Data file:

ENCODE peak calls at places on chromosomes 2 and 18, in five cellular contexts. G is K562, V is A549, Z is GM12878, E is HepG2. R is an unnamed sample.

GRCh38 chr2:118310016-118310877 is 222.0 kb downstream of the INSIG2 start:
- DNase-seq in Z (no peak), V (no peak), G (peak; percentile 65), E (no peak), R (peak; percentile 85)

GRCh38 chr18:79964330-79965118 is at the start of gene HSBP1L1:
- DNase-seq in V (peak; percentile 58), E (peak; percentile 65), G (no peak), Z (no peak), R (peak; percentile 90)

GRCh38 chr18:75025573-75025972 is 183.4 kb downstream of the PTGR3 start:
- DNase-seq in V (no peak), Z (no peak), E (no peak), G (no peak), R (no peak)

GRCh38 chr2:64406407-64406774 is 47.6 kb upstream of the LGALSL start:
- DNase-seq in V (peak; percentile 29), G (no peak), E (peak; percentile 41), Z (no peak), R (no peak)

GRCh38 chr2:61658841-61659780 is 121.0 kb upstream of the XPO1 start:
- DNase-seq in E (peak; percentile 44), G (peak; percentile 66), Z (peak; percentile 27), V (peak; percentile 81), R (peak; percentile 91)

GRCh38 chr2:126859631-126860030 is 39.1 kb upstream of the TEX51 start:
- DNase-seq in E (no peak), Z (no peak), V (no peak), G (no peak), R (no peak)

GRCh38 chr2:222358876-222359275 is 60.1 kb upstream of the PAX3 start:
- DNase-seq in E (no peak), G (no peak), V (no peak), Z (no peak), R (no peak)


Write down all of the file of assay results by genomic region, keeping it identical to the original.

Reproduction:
ENCODE peak calls at places on chromosomes 2 and 18, in five cellular contexts. G is K562, V is A549, Z is GM12878, E is HepG2. R is an unnamed sample.

GRCh38 chr2:118310016-118310877 is 222.0 kb downstream of the INSIG2 start:
- DNase-seq in Z (no peak), V (no peak), G (peak; percentile 65), E (no peak), R (peak; percentile 85)

GRCh38 chr18:79964330-79965118 is at the start of gene HSBP1L1:
- DNase-seq in V (peak; percentile 58), E (peak; percentile 65), G (no peak), Z (no peak), R (peak; percentile 90)

GRCh38 chr18:75025573-75025972 is 183.4 kb downstream of the PTGR3 start:
- DNase-seq in V (no peak), Z (no peak), E (no peak), G (no peak), R (no peak)

GRCh38 chr2:64406407-64406774 is 47.6 kb upstream of the LGALSL start:
- DNase-seq in V (peak; percentile 29), G (no peak), E (peak; percentile 41), Z (no peak), R (no peak)

GRCh38 chr2:61658841-61659780 is 121.0 kb upstream of the XPO1 start:
- DNase-seq in E (peak; percentile 44), G (peak; percentile 66), Z (peak; percentile 27), V (peak; percentile 81), R (peak; percentile 91)

GRCh38 chr2:126859631-126860030 is 39.1 kb upstream of the TEX51 start:
- DNase-seq in E (no peak), Z (no peak), V (no peak), G (no peak), R (no peak)

GRCh38 chr2:222358876-222359275 is 60.1 kb upstream of the PAX3 start:
- DNase-seq in E (no peak), G (no peak), V (no peak), Z (no peak), R (no peak)